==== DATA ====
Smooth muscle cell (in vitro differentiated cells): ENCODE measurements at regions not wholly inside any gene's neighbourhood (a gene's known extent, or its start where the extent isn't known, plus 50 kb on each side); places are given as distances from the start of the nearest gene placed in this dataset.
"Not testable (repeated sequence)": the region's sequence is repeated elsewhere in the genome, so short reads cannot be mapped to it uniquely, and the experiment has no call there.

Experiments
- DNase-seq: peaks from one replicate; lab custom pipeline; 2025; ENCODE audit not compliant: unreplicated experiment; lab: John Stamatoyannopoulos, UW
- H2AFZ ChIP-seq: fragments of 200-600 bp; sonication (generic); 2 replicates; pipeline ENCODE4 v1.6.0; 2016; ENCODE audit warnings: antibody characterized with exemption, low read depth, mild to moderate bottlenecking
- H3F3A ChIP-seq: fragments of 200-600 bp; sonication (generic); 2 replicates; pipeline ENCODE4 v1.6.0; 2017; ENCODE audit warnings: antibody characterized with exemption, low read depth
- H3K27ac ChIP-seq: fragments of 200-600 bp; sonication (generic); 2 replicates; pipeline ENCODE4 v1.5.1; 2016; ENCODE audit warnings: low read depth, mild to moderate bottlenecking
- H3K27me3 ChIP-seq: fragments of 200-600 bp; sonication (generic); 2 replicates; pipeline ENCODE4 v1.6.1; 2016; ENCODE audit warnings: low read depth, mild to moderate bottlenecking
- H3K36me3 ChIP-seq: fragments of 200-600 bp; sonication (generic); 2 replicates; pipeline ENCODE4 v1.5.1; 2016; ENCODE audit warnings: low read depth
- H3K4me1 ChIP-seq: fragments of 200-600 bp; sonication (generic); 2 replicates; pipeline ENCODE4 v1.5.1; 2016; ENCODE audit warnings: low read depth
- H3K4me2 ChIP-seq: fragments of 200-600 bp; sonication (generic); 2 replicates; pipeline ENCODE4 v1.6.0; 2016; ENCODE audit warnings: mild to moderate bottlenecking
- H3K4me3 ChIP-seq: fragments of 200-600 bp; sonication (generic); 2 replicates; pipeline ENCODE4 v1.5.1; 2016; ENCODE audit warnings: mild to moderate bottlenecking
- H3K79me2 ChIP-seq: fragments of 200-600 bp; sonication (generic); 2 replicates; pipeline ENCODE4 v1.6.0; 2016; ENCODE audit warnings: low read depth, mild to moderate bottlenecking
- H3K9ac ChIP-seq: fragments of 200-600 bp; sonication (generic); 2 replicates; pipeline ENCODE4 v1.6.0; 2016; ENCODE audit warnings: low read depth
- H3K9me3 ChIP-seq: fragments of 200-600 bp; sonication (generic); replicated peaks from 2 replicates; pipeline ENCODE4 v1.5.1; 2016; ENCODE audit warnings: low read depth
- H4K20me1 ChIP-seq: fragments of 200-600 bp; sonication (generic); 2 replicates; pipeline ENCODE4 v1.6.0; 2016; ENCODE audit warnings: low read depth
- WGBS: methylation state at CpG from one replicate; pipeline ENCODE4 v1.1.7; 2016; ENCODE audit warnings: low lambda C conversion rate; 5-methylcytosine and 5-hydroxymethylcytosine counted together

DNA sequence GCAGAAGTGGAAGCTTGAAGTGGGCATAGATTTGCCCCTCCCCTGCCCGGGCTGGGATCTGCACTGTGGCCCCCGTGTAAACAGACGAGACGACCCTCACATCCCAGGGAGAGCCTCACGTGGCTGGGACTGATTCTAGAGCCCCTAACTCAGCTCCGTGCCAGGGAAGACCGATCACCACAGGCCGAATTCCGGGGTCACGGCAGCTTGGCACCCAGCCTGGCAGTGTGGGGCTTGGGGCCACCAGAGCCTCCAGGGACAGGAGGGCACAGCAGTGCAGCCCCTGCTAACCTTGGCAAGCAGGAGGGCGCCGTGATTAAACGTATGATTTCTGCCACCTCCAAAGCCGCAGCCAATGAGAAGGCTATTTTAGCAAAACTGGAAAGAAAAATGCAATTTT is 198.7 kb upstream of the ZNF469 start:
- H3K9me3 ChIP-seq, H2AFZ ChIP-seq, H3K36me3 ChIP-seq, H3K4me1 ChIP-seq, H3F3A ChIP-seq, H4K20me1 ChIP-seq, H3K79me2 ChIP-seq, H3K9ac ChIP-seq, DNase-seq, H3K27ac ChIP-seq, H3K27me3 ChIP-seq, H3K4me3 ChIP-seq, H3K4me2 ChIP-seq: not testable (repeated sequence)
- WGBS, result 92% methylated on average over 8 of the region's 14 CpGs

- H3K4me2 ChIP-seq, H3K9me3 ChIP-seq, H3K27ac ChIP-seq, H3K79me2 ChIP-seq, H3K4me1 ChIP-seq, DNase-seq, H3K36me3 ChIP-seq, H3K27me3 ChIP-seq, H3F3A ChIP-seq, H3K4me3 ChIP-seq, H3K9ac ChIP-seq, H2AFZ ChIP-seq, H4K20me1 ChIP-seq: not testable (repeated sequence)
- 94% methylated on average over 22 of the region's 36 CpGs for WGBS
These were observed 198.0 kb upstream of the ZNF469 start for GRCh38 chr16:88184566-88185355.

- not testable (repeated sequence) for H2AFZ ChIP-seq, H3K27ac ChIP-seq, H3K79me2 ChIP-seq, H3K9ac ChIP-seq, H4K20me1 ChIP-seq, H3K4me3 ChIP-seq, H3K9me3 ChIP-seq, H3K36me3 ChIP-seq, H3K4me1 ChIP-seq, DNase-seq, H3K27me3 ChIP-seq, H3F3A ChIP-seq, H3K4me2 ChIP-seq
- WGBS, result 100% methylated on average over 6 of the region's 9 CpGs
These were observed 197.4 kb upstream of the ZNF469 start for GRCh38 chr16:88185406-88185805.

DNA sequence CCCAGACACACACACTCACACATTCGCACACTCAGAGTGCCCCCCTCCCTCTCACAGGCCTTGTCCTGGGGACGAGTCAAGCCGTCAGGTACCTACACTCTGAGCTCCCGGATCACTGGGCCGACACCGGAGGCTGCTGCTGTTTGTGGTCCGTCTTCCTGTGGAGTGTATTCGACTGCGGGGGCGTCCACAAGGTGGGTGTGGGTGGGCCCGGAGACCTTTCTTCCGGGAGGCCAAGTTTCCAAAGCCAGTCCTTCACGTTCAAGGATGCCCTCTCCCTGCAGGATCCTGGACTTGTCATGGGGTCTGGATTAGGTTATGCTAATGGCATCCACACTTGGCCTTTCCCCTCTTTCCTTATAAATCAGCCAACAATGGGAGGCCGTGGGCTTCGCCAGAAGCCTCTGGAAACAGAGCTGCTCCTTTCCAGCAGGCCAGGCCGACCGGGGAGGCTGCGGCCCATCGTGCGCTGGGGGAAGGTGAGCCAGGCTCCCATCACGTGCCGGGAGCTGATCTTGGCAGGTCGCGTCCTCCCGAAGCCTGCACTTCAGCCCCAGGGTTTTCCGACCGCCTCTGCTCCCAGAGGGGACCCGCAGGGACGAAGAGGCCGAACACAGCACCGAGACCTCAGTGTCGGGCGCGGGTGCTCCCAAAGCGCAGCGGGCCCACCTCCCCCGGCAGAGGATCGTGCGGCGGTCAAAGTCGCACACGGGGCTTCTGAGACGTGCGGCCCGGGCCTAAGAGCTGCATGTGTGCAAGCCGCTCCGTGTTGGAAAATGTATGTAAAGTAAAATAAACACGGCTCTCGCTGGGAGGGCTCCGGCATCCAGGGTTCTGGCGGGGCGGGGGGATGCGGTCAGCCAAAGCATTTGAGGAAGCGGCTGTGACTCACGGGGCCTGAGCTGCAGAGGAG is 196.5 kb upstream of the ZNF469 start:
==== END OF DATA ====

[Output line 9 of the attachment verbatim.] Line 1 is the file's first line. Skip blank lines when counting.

- H3K36me3 ChIP-seq: fragments of 200-600 bp; sonication (generic); 2 replicates; pipeline ENCODE4 v1.5.1; 2016; ENCODE audit warnings: low read depth